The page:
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Wednesday, 04 April 2012 10:11

Salary envy can make you happy, says study

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Jealous conversations around the water cooler about colleagues’ salaries and bonuses may be a frequent occurrence in many offices but for young people, seeing others around them do well can actually make them happy, according to a new report,- The telegraph(UK)

As per my knowledge jealousy or envy comes under negative emotions that affects our mind and in long term body also. However, the study entitled So Far So Good: Age, Sex, Happiness and Relative Income, which is based on  surveys carried out in Germany says sometimes such emotions does have positive effects and it also encourages you to achieve the new height in career as your peer; especially at young age. It’s like healthy competition.

Economists believe those under the age of 45 get higher levels of satisfaction from seeing their peers earn more because they think they have similar chances of success.
Need to realise that, for those over the age of 45, comparisons with high-flyers make them unhappy because they think they have less time to catch up as they approach retirement.

Study
Researchers divided participants into peer groups using characteristics such as age, education, and location, and identified that people may be categorised as hares, or people who are promoted early, or tortoises, or those who develop more slowly.
The researchers found the negative impact of comparing salaries was limited to older workers. Those who were retired were less bothered by income and were thought to be more concerned about their health.

Expert’s view
Professor Felix FitzRoy, one of the co-authors of the report, which was recently presented to the Royal Economic Society Conference in Cambridge, said: “The sort of study we have is that people are generally made less happy by comparisons. In other words, the higher their peer group income, the worse they feel. With young people, it’s the opposite.”

Professor FitzRoy, an expert in happiness and public economics at the University of St Andrews School of Economics and Finance, said those under the age of 45 were given a “positive boost” by knowing their peers earned more than them.

The study said: "While results from the entire samples confirm previous findings that reference income has a strong negative effect on well-being, our sub-sample regressions for different age/gender groups show that the effect of comparison income on individual life-satisfaction changes dramatically over the life-cycle in West Germany, and, less strongly, between men and women. “These results may perhaps also provide an additional explanation for the observed trends in happiness in industrialised/developed countries.”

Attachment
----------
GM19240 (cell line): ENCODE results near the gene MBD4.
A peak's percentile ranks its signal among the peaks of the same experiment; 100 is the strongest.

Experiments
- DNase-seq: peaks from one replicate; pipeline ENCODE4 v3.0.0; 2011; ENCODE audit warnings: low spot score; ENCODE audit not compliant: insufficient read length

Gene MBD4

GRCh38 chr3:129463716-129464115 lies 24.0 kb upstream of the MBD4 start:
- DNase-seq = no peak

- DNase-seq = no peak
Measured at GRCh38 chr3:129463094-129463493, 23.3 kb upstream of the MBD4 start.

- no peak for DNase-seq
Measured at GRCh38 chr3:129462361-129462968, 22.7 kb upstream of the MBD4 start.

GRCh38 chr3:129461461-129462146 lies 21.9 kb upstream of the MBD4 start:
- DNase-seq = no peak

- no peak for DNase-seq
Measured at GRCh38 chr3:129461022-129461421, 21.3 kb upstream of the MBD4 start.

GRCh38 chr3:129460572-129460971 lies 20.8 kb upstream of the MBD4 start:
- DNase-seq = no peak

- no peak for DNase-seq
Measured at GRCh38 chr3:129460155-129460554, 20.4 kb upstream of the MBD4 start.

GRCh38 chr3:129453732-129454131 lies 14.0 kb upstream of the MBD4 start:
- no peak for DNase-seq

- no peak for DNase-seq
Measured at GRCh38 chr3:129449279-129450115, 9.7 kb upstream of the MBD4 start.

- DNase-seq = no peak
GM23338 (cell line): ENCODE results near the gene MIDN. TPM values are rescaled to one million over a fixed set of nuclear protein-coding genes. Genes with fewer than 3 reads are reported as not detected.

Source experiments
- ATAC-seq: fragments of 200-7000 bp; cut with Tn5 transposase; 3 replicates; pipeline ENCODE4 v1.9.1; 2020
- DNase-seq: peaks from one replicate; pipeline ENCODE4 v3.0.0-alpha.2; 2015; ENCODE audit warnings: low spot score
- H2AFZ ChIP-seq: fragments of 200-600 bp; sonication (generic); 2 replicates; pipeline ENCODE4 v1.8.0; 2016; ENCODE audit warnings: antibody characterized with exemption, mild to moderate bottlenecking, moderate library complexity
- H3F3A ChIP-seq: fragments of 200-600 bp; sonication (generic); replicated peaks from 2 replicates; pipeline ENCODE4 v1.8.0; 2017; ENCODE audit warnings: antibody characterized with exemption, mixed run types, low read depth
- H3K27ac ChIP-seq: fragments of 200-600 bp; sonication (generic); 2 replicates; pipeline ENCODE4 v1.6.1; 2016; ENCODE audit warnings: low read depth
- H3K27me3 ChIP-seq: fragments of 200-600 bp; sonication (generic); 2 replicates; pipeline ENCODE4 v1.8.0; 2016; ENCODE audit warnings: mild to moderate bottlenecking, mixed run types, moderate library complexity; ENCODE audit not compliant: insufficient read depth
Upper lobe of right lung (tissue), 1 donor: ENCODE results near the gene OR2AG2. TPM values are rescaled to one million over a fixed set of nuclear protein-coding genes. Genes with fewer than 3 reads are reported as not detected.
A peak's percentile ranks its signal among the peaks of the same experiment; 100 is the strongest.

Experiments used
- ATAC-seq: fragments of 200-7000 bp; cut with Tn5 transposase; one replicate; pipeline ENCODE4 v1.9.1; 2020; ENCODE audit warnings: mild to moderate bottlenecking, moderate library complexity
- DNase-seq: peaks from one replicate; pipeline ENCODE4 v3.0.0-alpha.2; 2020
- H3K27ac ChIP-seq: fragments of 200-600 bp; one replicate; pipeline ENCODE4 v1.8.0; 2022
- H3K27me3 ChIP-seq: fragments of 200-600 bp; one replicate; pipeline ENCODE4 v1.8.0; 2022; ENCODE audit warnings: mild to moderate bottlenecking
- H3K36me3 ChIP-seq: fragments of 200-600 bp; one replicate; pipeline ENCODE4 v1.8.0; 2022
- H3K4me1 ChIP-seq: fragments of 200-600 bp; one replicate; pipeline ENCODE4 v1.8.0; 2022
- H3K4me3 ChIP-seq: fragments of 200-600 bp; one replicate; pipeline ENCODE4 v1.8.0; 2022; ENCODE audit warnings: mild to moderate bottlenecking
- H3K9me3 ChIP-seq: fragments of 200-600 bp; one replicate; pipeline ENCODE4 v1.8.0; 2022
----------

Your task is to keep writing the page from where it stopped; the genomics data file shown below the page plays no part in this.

Professor FitzRoy added the researchers planned a detailed study of Britain after finding initial differences between the Germany and the UK, where older people were less affected by income comparisons. But he said the findings had worrying implications for those currently at the beginning of their careers at a time of austerity and public spending cuts.

“What it does emphasise is how important aspirations are for young people,” he said. “In a situation like current austerity, these aspirations are being systematically destroyed because young graduates are lucky to get jobs and if they do, they are usually below their qualifications. “We can conclude that this is particularly damaging to their self-esteem and of course, we find in virtually all studies that unemployment has very damaging effects.

“This very high level of youth unemployment, which is being generated by the Government’s austerity policies, is neglecting the lessons we have learned where austerity in a recession has always made it worse.”

Agreed to findings, however, I believe, A person who becomes successful or get the right position in job, possess specific qualities including ambition, hard work, discipline, focus approach etc. I wonder, after knowing the fact about peer high earning, would it also encourage others to incorporate these qualities???


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News  source: http://www.telegraph.co.uk/health/wellbeing/9183530/Salary-envy-can-make-you-happy-says-study.html

 

Read 13245 times Last modified on Wednesday, 04 April 2012 10:41

1 comment

  • Comment Link Monisha Thursday, 05 April 2012 15:26 posted by Monisha

    Good one makes one think!

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